View Full Version : Optimizing polystrips
First off. I'm using maya 8.5.
I've seen a few people in various threads now mentioning optimizing the polystrips on a model and I understand the reason why you'd want to do that. What I don't know is *how to do it. I'm pretty much clueless where that is concerned. Do you just rebuild the model face by face? are there tools that help with that?
06-05-2007, 02:07 AM
Well I don't really know too much about it, Per128 seems to be the guru on that, this could probably also be asked in the ultimate be-all thread. It seems it is about adding geometry where the polys get split/verts get doubled, due to smoothing groups/uv border/material, but I'm really a noob on that.
I thought it was something to do with triangle-stripping, but I might be wrong.
If I'm right, then it means having a row of quads all triangulated in the same direction, so their vertex winding order is always the same. I'm not sure how much of a benefit this is, I seem to remember reading some engines/platforms handle this much better than others.
Might be worth Googling up more info on "tri-stripping".
Here's a post from JamieF over on CGChat that might explain it better than I did:
StJoris is part-way there, UVs and Smoothing Groups affect tri-stripping, because if there is a UV seam over the middle of a consistent tri-strip, it will have to be split up anyway.
Eric Chadwick has a nice resource from a Game Developer article by Guillaume Provost concerning UV and smoothing breaks: http://www.ericchadwick.com/examples/provost/byf2.html
06-05-2007, 05:08 AM
Basically what happens is when drawing a new strip, the renderer only has to plot one new vert to describe an entire polygon.
The problem is.. it's not like you can spend time benchmarking every single model you make and tweak it until it has the optimal tri flow. Most of the time you'd be talking about such tiny performance improvements that it's not even worth considering.
There are so many other factors involved as well, when it comes to tweaking for performance, that you're better off just following the polybudget you're given fairly accurately.
The reason why geometry is split up and vertices doubled at UV and normal seams, is that the typically a vertex is stored on the graphics card as having only one uv coordinate and one normal.
Adding this to the normal map workflow thread
06-05-2007, 09:06 AM
For the most part, modern game renderers don't use tri-strips anymore. They are pretty much outdated - a lot of times wee use vertex buffers and their are lots of algorithms for optimizing those - and there's not much we can do to make our models more efficient as we could with strips. ie. laying down edges in a zig-zag doesn't help. Of course, I'm no programmer so I may have messed up my terms a bit... screw you if that's the case /images/graemlins/wink.gif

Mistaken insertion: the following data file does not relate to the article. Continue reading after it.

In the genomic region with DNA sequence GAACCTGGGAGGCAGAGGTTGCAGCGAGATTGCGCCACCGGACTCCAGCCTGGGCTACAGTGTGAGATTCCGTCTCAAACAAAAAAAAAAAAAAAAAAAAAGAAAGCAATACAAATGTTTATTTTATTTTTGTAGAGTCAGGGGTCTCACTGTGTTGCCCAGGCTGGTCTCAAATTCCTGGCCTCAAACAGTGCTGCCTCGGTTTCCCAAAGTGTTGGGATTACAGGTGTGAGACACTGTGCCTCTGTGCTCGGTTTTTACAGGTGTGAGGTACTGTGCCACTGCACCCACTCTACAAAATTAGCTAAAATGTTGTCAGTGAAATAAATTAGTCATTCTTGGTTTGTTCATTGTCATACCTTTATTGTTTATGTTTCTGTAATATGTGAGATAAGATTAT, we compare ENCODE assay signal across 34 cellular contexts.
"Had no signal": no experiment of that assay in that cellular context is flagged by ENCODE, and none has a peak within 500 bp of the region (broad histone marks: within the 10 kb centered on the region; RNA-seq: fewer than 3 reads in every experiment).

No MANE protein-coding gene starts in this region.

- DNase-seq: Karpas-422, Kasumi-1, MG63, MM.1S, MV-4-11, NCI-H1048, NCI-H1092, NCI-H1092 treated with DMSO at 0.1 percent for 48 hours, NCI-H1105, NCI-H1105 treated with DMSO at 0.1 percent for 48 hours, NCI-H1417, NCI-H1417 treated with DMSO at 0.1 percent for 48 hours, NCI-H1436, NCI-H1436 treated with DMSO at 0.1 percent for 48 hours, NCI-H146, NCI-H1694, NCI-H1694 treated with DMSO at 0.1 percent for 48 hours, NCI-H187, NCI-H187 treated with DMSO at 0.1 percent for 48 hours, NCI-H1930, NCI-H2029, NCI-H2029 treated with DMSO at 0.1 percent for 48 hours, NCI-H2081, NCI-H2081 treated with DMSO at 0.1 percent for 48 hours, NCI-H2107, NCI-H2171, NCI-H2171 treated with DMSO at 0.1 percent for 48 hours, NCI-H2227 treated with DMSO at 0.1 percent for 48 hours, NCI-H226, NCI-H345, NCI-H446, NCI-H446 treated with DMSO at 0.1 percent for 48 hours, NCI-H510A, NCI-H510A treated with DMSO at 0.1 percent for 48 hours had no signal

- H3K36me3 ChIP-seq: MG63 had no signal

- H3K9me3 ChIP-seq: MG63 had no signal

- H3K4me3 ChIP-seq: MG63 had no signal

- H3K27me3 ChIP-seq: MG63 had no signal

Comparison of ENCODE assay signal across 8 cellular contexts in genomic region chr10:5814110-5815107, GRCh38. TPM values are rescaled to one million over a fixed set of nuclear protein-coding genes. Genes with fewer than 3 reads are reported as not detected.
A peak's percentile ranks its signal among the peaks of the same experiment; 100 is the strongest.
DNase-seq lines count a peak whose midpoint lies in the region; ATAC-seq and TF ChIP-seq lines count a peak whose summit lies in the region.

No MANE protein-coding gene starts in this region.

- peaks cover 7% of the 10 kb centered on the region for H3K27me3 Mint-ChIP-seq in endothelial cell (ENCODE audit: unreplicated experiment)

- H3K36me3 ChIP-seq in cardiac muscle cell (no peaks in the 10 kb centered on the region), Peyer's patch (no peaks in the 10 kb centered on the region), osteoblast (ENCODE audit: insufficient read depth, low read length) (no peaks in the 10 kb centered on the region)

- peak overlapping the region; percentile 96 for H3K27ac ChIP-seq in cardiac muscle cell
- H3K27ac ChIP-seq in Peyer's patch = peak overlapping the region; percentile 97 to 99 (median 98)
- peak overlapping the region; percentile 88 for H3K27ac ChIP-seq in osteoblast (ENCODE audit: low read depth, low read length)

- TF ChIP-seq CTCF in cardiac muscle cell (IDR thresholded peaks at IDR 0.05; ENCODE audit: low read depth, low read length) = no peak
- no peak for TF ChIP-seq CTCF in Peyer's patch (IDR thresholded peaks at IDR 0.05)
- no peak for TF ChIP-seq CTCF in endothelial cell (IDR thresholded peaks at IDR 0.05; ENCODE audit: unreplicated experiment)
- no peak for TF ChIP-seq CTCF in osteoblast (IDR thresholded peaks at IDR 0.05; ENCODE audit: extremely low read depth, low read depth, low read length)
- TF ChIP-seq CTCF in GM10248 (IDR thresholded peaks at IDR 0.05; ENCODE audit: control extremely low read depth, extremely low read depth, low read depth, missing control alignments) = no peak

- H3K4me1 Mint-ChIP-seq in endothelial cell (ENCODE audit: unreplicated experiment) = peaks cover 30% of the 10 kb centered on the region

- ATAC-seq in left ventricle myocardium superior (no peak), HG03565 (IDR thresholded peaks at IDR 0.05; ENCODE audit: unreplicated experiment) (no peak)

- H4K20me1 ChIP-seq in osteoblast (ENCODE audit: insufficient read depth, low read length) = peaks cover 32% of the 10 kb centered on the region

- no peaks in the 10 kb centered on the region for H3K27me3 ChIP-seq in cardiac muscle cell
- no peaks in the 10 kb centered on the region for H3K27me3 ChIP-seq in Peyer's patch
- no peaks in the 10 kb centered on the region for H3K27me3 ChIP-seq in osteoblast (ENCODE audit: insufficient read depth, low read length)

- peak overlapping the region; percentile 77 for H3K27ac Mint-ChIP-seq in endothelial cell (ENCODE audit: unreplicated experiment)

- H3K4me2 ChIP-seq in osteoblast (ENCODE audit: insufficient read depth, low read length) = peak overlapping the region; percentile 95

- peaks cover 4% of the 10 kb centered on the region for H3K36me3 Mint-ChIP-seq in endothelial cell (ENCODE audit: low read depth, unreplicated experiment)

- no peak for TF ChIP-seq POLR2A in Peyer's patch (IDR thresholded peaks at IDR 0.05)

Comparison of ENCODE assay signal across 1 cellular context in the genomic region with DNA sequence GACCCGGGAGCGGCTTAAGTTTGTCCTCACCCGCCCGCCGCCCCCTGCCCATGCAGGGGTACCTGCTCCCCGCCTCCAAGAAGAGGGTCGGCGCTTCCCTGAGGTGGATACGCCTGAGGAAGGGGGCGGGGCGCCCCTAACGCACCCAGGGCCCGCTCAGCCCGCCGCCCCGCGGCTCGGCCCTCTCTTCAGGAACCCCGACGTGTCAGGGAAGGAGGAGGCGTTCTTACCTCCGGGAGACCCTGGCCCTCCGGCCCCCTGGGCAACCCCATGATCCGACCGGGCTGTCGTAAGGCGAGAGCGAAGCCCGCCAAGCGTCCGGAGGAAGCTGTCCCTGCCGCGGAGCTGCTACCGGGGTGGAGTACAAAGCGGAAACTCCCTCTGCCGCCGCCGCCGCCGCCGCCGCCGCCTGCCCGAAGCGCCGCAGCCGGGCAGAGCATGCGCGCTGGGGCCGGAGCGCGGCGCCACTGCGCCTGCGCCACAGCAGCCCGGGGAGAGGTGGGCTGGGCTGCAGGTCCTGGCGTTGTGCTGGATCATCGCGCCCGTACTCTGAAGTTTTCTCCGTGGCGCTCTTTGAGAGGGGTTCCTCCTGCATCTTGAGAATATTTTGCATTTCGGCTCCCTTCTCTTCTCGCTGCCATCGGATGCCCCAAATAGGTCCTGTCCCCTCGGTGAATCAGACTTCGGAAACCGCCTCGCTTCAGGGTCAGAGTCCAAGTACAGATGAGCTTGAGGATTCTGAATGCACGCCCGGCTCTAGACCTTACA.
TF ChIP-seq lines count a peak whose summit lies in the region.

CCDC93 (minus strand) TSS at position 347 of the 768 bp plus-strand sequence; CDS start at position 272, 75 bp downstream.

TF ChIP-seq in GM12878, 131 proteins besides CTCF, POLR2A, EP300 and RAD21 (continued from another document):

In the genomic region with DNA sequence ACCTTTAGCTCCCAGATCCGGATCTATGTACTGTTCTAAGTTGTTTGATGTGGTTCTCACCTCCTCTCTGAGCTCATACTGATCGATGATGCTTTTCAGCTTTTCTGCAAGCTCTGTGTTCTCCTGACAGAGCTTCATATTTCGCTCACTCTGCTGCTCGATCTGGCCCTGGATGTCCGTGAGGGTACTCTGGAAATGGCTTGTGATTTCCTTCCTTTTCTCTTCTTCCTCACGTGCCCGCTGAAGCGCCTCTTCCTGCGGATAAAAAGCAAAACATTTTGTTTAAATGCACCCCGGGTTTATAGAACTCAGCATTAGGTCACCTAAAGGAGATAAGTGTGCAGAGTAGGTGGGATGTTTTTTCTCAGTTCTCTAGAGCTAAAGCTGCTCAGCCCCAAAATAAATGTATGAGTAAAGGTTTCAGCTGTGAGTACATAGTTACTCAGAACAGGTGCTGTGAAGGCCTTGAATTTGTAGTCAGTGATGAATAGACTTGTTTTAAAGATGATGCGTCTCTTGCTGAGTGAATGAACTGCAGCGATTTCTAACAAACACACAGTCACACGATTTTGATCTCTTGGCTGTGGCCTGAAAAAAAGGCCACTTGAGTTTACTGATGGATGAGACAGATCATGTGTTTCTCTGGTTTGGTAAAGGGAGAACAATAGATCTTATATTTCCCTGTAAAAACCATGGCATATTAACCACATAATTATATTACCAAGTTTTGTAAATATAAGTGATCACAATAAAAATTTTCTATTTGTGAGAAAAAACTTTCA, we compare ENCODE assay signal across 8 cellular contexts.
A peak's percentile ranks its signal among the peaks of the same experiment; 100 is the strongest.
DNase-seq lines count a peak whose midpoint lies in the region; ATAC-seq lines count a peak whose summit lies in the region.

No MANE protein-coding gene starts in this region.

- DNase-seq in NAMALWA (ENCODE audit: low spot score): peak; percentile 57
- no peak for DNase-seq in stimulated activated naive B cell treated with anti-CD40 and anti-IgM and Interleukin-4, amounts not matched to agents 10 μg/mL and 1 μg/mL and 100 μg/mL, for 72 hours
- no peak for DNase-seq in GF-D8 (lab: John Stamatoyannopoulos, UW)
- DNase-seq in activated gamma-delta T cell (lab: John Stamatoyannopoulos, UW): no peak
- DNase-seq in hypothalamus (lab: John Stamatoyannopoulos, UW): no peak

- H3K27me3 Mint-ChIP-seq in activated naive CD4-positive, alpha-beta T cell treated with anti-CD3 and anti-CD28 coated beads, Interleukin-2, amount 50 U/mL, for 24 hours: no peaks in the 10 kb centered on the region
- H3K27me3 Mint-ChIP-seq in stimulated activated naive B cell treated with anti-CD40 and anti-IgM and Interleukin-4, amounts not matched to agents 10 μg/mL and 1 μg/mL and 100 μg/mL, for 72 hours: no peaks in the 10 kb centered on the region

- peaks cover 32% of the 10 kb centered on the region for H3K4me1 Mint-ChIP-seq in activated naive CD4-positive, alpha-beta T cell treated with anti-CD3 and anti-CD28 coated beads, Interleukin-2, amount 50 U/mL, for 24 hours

What does help is reducing seams - all types, as much as possible. Less UV borders, less hard edges, even mirrored UV borders. This causes extra verts (as Per mentioned) to be created, which increases the cost of drawing the model. Programmers really would like to give you a vertex count instead of a poly count for a budget for your models, but that's damn hard to follow! It's easy to build a 8k triangle model, but very hard to build a 4k vertex model, when you don't know how many there will be after processing. Usually we just assume a constant vert/tri ratio and set our budgets based on that.
06-05-2007, 10:04 AM
there are code libraries that will optimize vertex/triangle order internally, and can also generate for long strips.
It is too hard for an artist (human being) to predict all the "vertex splits" and still manage to make a optimal mesh, leave that to algorithms, as whargoul suggested.
Make it pretty stay within "limits" (but dont take limits too serious, there are so many "ifs" and "whens" concerning performant rendering that hard limits dont do justice, but serve as guidelines)
strips internally can still help to keep index uploads fast and make use of vertex caches, then again similar can be achieved without strips, too. But nothing an artist should really worry about.
the one things you can do to "help" is trying to achieve large UV charts (ie less vertex splits) and similar for smoothing groups (or dont use any at all), anything beyond is too "much" to be sane /images/graemlins/wink.gif
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